If you improperly dump the tank or the tank is overfull, and then you dump it, then the vent pipe can become backed up.
You might be able to use a garden hose to unclog the vent pipe, but if not, then it’s because too much solid waste has accumulated around it (yeah, sorry for that mental image, but it had to be said).
It’s not only the RV toilet’s flange that has a seal but the base of the toilet itself. The purpose of the seal is to keep waste from spilling all over your bathroom floor each time you use the toilet.
Once the base is loose because the seal has worn away, then of course, your bathroom is going to smell like sewage. The rest of your RV will as well.
After resealing the base of the RV toilet, the whole vehicle should be a whole heck of a lot less stinky.
Dirty Graywater Tank
Since the blackwater tank is so often the culprit when it comes to RV bathroom smells, many RVers overlook the graywater tank completely.
The graywater tank doesn’t carry human waste like the blackwater tank does, so it won’t smell as bad. That doesn’t mean the graywater tank can’t get odorous at all though.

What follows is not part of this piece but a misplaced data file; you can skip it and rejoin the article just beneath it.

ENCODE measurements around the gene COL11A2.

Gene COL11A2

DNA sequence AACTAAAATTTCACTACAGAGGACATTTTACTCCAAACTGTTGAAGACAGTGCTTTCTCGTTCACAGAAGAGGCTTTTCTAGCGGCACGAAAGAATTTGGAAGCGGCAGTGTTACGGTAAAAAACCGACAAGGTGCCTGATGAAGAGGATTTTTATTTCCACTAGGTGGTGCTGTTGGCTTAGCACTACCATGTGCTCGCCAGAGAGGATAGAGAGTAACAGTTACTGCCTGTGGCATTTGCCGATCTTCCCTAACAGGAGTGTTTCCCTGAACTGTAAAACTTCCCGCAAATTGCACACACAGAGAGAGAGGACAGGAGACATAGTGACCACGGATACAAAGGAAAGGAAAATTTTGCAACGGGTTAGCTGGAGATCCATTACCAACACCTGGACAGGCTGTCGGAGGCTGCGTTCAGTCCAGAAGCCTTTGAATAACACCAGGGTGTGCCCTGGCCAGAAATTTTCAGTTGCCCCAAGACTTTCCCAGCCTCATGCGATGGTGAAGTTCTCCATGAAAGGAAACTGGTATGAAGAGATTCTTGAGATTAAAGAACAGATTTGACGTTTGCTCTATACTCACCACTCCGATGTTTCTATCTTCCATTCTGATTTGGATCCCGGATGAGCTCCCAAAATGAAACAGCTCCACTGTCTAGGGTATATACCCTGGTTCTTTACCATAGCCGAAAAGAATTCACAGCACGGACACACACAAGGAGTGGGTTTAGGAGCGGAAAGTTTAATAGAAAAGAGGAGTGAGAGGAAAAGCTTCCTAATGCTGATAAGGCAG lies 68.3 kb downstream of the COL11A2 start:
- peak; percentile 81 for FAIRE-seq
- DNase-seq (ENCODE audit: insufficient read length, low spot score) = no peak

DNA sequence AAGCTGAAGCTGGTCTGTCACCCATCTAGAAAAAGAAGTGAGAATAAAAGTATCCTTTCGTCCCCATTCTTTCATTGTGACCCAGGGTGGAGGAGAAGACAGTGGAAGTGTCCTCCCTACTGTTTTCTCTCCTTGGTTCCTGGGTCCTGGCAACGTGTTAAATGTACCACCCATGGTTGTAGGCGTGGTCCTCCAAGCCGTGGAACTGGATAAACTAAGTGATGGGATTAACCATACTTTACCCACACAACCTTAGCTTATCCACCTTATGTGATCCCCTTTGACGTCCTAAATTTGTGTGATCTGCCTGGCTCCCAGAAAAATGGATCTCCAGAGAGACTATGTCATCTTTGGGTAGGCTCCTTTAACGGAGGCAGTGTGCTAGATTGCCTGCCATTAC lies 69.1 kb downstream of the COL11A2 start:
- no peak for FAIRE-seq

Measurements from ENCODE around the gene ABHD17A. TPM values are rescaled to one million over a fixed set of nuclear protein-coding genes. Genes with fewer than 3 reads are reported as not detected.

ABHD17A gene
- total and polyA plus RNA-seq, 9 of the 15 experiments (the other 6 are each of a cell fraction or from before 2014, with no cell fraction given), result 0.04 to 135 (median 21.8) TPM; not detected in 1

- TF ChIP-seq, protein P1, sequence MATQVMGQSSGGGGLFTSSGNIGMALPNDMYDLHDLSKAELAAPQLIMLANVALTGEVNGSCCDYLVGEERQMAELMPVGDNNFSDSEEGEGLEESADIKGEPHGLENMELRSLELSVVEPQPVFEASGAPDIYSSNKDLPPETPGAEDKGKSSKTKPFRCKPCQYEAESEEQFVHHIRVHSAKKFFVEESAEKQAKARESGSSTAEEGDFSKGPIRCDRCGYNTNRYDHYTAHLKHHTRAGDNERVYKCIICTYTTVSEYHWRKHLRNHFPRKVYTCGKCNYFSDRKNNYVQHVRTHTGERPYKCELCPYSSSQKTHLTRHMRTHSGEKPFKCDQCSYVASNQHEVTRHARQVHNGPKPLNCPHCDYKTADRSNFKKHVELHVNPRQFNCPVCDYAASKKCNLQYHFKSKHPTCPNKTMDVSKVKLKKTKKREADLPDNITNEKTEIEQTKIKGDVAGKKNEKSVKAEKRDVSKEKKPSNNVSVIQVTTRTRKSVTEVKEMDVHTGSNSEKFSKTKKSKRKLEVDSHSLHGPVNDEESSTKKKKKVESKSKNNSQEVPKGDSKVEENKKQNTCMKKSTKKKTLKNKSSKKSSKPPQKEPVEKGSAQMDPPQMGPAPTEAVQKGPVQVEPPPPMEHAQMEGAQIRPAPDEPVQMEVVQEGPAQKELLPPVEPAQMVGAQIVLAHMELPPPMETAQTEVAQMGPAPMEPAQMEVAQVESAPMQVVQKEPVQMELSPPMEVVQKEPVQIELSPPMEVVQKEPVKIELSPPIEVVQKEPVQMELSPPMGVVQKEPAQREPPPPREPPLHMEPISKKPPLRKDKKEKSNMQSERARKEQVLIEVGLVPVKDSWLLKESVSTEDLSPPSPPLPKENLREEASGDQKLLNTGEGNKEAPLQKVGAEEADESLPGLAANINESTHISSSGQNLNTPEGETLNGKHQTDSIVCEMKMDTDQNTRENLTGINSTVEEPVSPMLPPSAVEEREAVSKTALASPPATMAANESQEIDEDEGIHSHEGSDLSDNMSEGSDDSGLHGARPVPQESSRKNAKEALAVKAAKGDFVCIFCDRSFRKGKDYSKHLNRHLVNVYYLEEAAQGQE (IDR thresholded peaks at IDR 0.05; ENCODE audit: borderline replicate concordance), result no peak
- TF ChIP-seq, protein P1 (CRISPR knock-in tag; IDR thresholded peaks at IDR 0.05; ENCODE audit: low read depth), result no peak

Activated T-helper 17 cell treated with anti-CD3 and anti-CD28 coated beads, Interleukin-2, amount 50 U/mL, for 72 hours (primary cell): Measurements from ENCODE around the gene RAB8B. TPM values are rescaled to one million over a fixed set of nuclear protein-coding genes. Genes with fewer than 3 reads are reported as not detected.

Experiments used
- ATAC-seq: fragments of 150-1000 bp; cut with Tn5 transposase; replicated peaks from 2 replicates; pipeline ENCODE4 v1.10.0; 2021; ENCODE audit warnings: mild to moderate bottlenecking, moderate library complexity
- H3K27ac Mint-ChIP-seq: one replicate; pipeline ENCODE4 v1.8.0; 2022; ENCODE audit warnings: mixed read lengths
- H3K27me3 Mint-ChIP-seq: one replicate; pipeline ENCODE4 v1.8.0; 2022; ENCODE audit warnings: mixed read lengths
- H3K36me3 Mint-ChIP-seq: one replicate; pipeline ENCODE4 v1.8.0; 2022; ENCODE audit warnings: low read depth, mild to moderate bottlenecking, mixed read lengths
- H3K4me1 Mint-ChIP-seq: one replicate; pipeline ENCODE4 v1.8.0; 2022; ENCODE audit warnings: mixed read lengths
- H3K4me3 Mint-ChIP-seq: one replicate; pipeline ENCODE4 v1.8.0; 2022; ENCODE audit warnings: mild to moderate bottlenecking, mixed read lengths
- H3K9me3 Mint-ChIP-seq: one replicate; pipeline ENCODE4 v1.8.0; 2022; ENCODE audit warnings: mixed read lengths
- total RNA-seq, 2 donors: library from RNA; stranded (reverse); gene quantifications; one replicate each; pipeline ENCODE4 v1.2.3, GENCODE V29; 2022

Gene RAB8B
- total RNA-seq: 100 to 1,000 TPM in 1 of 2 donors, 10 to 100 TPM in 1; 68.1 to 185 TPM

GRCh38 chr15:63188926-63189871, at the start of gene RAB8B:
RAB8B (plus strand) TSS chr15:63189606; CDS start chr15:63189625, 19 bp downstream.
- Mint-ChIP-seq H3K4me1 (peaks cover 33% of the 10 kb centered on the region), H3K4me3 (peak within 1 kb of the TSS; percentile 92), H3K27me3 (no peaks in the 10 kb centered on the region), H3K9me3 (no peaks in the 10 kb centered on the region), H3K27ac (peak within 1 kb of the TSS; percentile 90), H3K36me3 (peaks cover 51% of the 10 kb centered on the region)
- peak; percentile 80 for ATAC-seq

If you haven’t dumped or cleaned the graywater tank in a bit and you’ve ruled out the other causes of RV bathroom smells, empty the tank. We bet you’ll notice an improvement in how your RV smells!
How to Fix Unpleasant RV Bathroom Odors
In most cases, fixing the above issues will stop your odorous woes, but the following fixes for a stinky RV bathroom can also give your nostrils a much-needed break!
Use a Holding Tank Treatment
Whether it’s the graywater or the blackwater tank, a clean tank is a happy tank, not to mention it doesn’t smell as bad.
This is where an RV holding tank treatment comes in. You pour the recommended amount of product in and allow the stuff to work its magic.